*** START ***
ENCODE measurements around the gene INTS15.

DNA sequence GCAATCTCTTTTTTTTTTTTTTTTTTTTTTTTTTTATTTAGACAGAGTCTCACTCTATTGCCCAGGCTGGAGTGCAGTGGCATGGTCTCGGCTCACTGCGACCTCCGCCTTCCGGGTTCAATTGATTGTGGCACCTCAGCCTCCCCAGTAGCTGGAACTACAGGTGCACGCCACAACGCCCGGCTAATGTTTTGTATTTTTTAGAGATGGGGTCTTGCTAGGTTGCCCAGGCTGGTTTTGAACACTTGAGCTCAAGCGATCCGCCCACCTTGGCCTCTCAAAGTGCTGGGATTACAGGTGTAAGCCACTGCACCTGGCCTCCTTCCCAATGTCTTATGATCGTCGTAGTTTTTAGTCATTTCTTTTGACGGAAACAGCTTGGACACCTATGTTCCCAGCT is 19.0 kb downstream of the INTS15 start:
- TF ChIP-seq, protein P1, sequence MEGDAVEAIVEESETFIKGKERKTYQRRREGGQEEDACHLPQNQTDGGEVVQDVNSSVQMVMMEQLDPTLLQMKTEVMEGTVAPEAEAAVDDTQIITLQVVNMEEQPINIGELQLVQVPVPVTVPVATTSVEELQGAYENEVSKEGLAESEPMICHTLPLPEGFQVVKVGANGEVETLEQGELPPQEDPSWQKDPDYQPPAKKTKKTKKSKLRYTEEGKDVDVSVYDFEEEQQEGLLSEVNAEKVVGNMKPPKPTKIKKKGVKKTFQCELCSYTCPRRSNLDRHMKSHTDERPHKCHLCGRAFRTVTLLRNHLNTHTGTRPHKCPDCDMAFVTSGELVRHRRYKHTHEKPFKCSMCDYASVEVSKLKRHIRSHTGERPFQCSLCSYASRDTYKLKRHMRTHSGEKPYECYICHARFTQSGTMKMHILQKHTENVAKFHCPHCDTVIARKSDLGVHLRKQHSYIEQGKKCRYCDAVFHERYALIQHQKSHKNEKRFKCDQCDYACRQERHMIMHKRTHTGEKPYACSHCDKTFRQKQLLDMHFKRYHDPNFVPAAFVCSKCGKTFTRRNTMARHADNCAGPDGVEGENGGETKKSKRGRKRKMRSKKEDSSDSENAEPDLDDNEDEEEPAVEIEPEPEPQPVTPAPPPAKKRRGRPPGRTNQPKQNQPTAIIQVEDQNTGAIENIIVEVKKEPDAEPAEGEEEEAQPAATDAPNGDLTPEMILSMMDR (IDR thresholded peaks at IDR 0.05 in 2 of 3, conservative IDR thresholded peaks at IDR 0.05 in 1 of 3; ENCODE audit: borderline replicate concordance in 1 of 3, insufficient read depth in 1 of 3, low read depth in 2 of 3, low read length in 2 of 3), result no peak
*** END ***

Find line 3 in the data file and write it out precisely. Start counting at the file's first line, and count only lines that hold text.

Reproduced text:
- TF ChIP-seq, protein P1, sequence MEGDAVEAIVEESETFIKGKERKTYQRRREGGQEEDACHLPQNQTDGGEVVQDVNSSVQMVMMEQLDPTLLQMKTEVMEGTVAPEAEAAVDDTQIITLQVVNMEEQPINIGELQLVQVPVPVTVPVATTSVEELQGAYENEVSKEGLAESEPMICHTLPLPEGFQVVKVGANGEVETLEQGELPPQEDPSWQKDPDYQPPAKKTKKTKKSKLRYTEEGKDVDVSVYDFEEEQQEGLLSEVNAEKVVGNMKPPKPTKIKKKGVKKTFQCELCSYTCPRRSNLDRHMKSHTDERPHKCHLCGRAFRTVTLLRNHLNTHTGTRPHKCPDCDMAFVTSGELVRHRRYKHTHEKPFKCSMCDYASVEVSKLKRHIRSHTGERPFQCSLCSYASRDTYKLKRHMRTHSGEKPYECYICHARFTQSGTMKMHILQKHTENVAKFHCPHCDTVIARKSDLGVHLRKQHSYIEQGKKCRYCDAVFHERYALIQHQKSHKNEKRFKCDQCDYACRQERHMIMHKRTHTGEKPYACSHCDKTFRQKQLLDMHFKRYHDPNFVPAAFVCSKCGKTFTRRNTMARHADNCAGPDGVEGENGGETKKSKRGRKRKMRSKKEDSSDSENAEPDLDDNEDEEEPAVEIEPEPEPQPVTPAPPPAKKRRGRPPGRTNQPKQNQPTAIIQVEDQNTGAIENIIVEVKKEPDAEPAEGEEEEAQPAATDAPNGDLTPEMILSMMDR (IDR thresholded peaks at IDR 0.05 in 2 of 3, conservative IDR thresholded peaks at IDR 0.05 in 1 of 3; ENCODE audit: borderline replicate concordance in 1 of 3, insufficient read depth in 1 of 3, low read depth in 2 of 3, low read length in 2 of 3), result no peak